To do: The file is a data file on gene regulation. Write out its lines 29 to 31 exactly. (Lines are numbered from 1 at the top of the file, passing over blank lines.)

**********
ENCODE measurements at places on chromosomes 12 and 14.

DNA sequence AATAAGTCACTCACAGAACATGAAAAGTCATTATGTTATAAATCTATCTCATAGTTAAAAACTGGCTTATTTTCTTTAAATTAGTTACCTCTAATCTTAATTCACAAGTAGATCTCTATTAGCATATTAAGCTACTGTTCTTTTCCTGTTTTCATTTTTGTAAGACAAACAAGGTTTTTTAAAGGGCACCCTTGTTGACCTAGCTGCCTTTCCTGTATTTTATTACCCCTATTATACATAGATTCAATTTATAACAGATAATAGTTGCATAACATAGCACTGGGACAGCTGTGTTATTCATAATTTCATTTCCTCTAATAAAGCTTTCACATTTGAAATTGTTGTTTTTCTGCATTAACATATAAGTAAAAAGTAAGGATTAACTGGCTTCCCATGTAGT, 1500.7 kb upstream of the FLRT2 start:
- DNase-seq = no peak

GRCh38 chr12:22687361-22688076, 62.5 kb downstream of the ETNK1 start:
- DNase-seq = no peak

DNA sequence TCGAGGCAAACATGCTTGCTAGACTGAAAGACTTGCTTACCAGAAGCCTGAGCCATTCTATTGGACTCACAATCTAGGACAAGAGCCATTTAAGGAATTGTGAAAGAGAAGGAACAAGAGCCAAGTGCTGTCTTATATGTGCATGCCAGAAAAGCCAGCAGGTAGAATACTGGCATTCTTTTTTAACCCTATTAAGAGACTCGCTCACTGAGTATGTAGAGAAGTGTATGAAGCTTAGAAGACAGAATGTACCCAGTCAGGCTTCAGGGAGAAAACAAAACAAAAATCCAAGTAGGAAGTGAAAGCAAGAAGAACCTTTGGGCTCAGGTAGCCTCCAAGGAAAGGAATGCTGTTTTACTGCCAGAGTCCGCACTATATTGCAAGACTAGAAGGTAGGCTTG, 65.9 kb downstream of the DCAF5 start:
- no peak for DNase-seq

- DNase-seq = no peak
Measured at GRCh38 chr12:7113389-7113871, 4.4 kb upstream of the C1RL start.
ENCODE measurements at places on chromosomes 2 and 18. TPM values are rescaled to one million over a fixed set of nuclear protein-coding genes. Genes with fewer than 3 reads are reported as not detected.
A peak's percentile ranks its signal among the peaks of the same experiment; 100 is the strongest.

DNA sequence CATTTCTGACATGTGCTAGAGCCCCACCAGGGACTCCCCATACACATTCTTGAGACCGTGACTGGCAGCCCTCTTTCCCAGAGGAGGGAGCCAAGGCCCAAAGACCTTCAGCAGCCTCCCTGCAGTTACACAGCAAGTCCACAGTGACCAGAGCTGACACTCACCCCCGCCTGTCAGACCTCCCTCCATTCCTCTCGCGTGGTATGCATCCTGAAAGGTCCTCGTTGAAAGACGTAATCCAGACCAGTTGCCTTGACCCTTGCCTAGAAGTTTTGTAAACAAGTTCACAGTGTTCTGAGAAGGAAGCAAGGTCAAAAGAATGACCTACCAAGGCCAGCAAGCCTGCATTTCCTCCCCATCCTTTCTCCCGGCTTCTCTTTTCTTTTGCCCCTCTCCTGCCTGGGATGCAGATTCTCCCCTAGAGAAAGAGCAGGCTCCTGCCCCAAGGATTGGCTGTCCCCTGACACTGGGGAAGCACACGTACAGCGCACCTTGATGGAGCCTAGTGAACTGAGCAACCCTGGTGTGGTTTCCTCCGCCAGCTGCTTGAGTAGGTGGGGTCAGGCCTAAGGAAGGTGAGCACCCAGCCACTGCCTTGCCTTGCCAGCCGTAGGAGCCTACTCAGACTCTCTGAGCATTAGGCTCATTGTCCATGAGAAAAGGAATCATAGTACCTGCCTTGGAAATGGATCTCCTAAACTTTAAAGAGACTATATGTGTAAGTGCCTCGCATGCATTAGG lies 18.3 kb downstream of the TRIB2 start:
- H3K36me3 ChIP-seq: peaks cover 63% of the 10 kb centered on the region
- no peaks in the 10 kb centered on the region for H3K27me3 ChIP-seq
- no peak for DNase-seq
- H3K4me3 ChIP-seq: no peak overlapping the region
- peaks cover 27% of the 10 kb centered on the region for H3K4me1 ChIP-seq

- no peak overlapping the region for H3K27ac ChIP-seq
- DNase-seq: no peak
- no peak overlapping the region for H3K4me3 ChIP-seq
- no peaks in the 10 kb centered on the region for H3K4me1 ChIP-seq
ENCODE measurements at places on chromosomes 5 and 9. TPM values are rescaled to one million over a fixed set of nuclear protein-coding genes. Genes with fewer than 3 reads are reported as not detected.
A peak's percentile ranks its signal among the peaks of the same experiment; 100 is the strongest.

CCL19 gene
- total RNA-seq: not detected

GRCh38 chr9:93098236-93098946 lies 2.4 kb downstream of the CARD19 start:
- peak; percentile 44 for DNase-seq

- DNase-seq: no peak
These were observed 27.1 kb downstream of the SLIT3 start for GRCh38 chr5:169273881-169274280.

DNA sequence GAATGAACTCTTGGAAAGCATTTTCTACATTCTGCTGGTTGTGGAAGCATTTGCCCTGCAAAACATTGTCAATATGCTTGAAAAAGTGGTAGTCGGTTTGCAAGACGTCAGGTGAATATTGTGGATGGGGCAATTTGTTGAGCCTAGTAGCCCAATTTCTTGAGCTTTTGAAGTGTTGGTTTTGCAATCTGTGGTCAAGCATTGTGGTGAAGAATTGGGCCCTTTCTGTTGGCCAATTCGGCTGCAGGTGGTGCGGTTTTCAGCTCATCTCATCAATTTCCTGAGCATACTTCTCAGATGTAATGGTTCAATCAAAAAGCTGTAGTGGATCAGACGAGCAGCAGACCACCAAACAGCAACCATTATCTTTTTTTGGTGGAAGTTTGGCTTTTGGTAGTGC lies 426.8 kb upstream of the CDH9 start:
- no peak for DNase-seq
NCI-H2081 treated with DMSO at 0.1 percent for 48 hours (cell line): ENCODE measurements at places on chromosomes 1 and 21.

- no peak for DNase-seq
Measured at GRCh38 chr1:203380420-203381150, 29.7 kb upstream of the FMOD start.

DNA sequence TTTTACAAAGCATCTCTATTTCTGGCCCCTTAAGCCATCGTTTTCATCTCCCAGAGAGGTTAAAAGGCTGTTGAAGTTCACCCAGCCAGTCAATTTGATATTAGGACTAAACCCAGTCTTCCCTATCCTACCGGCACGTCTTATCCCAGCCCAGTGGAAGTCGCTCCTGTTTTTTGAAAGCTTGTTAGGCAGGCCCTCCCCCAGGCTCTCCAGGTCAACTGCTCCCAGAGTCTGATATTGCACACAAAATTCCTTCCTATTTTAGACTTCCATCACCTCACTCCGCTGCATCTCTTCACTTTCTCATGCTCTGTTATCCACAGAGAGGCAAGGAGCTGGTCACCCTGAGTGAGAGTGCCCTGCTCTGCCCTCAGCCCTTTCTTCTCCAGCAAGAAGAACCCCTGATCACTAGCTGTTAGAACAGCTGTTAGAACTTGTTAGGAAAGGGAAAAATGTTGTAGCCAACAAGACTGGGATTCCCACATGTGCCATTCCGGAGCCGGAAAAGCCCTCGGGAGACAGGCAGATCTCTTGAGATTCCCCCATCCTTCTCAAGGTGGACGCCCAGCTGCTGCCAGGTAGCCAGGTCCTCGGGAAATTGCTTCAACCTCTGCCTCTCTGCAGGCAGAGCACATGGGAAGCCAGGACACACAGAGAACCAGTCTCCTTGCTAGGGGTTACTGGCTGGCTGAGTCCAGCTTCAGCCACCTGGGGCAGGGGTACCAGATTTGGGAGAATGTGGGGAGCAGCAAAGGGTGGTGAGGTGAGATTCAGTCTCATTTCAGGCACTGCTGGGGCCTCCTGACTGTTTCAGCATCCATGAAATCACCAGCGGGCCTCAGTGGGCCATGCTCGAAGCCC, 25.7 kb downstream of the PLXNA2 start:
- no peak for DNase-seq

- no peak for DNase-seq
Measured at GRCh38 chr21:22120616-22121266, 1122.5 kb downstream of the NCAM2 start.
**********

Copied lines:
These were observed 27.1 kb downstream of the SLIT3 start for GRCh38 chr5:169273881-169274280.

DNA sequence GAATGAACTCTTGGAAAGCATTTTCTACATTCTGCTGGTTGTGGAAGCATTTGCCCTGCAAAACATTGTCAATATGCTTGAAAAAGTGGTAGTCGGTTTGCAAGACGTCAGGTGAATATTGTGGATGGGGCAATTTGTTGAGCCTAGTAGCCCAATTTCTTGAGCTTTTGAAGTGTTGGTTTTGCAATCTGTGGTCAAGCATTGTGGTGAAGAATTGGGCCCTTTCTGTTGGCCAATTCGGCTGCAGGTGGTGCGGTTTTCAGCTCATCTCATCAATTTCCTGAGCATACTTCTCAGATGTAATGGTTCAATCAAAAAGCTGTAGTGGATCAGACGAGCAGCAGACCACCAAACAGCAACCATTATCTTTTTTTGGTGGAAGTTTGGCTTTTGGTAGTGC lies 426.8 kb upstream of the CDH9 start:
- no peak for DNase-seq